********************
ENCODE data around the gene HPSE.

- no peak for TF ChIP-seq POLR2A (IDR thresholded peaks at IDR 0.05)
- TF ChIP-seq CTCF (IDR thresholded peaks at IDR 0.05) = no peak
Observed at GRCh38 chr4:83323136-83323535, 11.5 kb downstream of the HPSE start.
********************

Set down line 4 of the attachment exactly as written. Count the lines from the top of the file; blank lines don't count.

Observed at GRCh38 chr4:83323136-83323535, 11.5 kb downstream of the HPSE start.